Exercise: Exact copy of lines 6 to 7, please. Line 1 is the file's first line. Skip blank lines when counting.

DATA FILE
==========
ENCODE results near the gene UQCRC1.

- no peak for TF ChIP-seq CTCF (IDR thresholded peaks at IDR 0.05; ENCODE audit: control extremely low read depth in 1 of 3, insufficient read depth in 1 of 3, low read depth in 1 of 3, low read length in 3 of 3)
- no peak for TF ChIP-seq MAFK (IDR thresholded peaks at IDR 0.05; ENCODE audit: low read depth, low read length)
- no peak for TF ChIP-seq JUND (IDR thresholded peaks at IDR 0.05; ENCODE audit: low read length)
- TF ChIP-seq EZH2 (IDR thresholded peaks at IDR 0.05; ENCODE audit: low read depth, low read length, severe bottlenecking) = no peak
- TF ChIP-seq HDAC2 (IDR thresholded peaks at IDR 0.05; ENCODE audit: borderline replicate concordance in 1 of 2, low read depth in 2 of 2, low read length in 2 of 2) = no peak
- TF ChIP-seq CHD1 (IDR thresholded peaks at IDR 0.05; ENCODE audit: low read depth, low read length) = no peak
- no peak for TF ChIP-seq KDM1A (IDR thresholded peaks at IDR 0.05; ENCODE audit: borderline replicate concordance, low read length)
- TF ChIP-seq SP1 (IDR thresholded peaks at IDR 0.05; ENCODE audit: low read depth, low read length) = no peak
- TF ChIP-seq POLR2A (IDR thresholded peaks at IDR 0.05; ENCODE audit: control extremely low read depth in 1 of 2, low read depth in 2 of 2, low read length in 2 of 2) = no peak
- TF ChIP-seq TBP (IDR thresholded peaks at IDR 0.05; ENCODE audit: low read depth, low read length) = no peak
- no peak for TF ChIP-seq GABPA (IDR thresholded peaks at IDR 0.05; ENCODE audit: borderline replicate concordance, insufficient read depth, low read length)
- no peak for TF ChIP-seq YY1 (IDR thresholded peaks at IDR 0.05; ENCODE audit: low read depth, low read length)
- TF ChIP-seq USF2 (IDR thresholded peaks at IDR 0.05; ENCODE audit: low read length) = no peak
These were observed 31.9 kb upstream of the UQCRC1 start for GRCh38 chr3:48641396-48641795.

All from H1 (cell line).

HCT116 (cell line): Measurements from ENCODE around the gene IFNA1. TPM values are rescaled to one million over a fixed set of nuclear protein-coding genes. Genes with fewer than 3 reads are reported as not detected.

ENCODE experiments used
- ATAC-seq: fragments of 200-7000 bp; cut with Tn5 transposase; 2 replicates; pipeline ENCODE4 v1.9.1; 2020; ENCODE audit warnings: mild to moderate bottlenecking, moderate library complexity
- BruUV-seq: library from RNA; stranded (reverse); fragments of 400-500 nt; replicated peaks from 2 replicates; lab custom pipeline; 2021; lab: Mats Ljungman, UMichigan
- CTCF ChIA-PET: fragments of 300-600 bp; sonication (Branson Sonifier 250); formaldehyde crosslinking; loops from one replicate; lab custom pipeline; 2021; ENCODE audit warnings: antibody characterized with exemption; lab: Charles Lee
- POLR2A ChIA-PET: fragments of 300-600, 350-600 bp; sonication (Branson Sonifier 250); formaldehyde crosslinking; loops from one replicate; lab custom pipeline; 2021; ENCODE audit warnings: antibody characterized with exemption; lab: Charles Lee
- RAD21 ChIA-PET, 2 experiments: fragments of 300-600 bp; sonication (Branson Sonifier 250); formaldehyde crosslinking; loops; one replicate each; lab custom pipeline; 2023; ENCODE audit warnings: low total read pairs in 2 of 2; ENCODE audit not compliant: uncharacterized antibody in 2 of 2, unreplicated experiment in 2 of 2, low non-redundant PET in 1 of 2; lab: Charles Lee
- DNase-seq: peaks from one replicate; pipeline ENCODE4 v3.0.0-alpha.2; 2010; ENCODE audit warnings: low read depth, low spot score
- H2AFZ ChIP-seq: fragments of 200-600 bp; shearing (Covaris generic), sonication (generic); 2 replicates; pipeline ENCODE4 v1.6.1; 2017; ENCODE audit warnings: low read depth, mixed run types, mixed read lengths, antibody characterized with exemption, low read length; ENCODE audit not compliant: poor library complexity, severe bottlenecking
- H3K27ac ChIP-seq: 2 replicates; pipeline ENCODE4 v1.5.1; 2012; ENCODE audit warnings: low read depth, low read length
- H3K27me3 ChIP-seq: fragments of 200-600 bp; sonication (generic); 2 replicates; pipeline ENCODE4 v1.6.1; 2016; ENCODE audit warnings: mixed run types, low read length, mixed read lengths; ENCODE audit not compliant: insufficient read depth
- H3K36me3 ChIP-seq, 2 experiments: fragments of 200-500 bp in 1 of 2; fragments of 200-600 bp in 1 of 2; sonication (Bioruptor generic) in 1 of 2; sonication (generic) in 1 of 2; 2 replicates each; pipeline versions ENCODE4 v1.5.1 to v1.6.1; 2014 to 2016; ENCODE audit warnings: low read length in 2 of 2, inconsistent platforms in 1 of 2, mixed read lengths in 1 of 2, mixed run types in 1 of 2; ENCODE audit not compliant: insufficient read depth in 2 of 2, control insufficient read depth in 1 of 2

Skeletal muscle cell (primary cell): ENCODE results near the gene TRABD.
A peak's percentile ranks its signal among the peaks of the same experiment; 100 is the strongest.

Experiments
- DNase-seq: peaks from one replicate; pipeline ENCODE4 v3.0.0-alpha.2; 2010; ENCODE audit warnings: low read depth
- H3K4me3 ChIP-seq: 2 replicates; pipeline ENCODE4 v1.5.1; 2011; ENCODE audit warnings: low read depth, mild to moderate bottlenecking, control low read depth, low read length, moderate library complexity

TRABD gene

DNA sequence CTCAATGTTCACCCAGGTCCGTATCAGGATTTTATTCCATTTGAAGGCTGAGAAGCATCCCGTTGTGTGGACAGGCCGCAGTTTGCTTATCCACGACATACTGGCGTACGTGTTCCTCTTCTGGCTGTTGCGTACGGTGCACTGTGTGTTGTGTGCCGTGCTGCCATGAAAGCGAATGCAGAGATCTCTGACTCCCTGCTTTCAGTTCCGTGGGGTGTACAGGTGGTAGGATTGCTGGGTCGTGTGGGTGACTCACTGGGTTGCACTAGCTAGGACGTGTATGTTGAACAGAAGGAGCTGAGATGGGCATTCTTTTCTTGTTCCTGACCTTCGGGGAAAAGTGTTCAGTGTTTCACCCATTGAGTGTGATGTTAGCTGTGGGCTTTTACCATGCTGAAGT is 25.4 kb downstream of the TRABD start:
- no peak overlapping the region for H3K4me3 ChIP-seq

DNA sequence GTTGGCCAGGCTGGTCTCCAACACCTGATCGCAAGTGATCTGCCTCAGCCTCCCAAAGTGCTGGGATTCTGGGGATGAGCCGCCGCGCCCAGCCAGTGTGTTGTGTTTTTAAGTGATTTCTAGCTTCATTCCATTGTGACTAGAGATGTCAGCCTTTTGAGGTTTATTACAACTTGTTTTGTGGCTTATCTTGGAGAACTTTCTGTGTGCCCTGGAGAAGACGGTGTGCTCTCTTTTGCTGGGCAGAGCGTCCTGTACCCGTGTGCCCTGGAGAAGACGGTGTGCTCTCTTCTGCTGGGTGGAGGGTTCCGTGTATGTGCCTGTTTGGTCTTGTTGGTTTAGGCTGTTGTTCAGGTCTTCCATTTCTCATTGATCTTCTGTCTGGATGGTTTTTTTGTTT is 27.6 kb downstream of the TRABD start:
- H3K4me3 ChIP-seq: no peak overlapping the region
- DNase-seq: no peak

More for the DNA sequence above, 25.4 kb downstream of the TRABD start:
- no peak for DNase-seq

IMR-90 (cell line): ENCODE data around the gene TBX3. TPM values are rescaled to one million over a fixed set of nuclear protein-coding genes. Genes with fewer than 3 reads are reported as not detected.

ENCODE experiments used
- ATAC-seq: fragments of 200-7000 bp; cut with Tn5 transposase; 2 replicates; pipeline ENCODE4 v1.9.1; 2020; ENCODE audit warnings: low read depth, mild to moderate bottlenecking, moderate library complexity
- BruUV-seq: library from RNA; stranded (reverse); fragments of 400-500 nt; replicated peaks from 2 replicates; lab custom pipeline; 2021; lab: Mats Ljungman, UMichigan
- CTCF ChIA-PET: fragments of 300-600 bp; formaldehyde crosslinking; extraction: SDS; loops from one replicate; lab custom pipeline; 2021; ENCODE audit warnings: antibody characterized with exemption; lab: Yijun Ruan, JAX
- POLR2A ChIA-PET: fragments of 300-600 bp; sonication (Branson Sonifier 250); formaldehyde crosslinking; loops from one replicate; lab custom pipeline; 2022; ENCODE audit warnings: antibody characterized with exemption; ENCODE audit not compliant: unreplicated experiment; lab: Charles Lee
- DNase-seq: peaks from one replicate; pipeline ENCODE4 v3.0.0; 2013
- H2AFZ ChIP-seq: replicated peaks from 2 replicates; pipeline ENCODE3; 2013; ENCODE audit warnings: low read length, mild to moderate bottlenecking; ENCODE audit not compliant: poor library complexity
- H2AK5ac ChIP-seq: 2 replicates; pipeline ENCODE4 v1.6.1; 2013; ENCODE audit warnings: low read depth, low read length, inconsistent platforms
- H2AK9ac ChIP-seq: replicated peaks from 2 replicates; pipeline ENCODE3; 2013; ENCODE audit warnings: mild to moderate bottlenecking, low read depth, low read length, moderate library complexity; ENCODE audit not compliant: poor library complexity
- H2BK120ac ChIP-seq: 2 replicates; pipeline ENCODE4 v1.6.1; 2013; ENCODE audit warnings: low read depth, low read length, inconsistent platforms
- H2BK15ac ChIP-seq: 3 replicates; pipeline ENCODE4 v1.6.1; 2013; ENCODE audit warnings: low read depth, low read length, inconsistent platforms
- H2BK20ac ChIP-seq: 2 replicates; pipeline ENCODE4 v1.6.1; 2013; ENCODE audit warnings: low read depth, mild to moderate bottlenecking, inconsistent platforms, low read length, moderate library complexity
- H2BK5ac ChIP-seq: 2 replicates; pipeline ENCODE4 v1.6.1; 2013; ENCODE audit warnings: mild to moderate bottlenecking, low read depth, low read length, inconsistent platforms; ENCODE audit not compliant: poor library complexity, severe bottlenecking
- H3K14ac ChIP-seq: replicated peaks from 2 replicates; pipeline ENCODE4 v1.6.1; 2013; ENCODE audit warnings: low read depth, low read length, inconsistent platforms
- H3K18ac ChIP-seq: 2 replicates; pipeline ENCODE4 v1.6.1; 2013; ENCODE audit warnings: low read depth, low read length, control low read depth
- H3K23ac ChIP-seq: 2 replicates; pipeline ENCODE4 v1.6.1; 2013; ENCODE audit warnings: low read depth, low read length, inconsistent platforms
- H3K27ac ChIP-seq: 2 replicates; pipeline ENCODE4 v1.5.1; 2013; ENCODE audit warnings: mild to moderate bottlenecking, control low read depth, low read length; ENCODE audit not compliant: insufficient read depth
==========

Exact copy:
- TF ChIP-seq HDAC2 (IDR thresholded peaks at IDR 0.05; ENCODE audit: borderline replicate concordance in 1 of 2, low read depth in 2 of 2, low read length in 2 of 2) = no peak
- TF ChIP-seq CHD1 (IDR thresholded peaks at IDR 0.05; ENCODE audit: low read depth, low read length) = no peak